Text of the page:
The resolution, essentially proposes a federal solution with a merged North-East Province. If the government is willing to engage the Tamils in search of a lasting solution to the ethnic conflict, the Resolution could very well serve as a point of reference. It offer a basis for discussion. The Resolution emphasized that the government, when preparing the new constitution, should take the NPC “policy proposals” into consideration. It resolved “that the new constitution or proposal for political solution prepared by the Government must take into consideration” the policy proposals adopted by the NPC. Therefore, it seems, this resolution has been passed as a discussion paper rather than a set of demands.
Hence, it is clear that the NPC Resolution was a greatly watered down version of the TPC proposals. A significant question would be, why did Vigneswaran move a diluted draft for adoption by the NPC? Was he under pressure to compromise? Or did the TNA intervene tacitly? Answers to these questions would shed light on the current political trends and power dynamics within the Tamil polity. What is clear is that the NPC has adopted a moderate stance with regard to constitutional reform and devolution of power, compared to Vigneswaran’s outfit.
Constitution making is a serious business. The Tamils need to understand the meaning and long term implications of what they do with regard to this issue. Their actions and proposals could have very long term consequences. Sir Ponnampalam Ramanathan’s refusal to accept the Muslims as a distinct community and his assertion that Muslims are religiously different Tamils are still being used against the Tamils. What Tamils are proposing now could be used against them in the future.
The NPC Resolution raises a number of questions in this regard. For example, the Resolution proposed autonomous regions or units for Muslims in the North-East and the Up Country Tamils. According to the Resolution, these councils would have “full powers of devolution to attend to their own affairs.” The question is, what right do the Tamils have to offer solutions to other communities? Did Vigneswaran or the NPC discuss these proposals with the communities in question before making the recommendations? Why do they think that they should speak on behalf of the Muslim and Indian Tamil communities? Do, they think that Indian Tamils could not act to pursue their own interest? This clause, obviously demonstrates a lack of respect for other minority communities. The Tamils have a tendency to include token slogans for Indian Tamils in important documents. For example, the Thimpu Declaration, a statement made by a number of Tamil rebel movements in 1985, demanded “right to citizenship.” I am not sure that the present Tamil leadership understands why these symbolic gestures are made.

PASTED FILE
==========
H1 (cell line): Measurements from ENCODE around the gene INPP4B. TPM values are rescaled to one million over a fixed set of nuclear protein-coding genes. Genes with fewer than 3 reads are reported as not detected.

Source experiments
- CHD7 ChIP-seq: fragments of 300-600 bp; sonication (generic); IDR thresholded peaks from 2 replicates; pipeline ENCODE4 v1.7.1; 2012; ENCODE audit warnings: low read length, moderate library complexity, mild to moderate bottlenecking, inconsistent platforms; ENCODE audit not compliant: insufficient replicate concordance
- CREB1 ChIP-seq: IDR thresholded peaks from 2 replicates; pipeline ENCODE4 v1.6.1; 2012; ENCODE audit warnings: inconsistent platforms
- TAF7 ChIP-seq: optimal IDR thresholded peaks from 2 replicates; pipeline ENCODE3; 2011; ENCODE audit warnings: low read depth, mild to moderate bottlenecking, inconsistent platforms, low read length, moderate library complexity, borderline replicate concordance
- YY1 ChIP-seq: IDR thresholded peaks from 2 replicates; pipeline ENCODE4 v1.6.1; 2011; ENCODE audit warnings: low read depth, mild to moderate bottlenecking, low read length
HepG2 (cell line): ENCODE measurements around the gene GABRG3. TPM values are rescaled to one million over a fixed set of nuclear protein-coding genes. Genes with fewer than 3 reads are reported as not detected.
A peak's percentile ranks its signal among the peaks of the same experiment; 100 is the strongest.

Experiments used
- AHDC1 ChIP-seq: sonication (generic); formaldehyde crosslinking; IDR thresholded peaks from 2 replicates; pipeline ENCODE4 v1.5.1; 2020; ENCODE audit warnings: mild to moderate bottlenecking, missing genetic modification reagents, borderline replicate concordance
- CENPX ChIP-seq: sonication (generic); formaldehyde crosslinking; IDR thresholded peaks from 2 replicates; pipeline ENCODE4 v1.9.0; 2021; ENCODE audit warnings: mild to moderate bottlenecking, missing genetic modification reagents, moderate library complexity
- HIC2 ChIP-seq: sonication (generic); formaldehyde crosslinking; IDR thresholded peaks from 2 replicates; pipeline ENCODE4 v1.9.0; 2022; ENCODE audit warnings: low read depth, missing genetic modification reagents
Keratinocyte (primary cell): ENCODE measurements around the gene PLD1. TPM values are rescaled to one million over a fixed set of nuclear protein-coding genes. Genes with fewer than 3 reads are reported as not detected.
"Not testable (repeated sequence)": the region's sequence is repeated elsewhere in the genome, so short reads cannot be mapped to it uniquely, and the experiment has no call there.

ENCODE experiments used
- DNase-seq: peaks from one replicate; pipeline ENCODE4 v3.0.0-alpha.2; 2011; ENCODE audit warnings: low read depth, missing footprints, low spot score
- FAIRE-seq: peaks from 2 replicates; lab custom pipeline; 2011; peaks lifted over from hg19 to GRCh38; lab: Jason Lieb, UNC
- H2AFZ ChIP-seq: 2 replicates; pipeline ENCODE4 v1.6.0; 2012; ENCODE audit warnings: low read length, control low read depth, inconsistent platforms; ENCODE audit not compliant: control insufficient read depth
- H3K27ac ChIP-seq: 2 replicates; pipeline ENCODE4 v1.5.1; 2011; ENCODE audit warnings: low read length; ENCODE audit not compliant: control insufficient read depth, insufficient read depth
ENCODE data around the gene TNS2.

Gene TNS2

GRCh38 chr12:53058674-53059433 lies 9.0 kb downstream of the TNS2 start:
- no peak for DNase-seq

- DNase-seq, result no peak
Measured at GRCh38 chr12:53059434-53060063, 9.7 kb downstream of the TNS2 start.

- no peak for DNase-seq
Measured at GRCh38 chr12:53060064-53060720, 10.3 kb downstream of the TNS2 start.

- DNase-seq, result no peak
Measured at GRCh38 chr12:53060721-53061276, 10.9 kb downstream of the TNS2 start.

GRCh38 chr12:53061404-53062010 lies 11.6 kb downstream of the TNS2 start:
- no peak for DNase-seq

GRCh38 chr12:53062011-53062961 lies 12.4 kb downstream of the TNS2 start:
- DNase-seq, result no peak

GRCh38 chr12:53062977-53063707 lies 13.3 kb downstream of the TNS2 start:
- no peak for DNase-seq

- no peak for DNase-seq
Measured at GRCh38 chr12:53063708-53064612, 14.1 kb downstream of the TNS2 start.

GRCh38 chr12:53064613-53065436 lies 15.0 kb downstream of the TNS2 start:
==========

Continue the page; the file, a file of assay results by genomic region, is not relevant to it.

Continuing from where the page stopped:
What is required is dialogue and partnership; not unilateral assumptions.
Nevertheless, the NPC proclamation that autonomous units should be established for the Muslims and Up Country Tamils has already been criticized. A number of Indian Tamil leaders and Muslim writers have condemned the resolution. The NPC’s approach and attitude have the potential to create further divisions between or among communities. The proposal could ignite tension between not only the two Tamil communities, but also between the Sinhalese and Up Country Tamils. Solutions for Up Country Tamil problems should emerge from within the community and dialogue between the community leadership and the government.
In fact, the Indian Tamils have proved that they are far more effective in resolving their issues politically than the Sri Lankan Tamils. They effectively used parliamentary politics for their advantage. The Sri Lankan Tamils could learn a thing or two from the Up Country Tamil Community. The NPC, should have known better and have some explanations to do on this issue.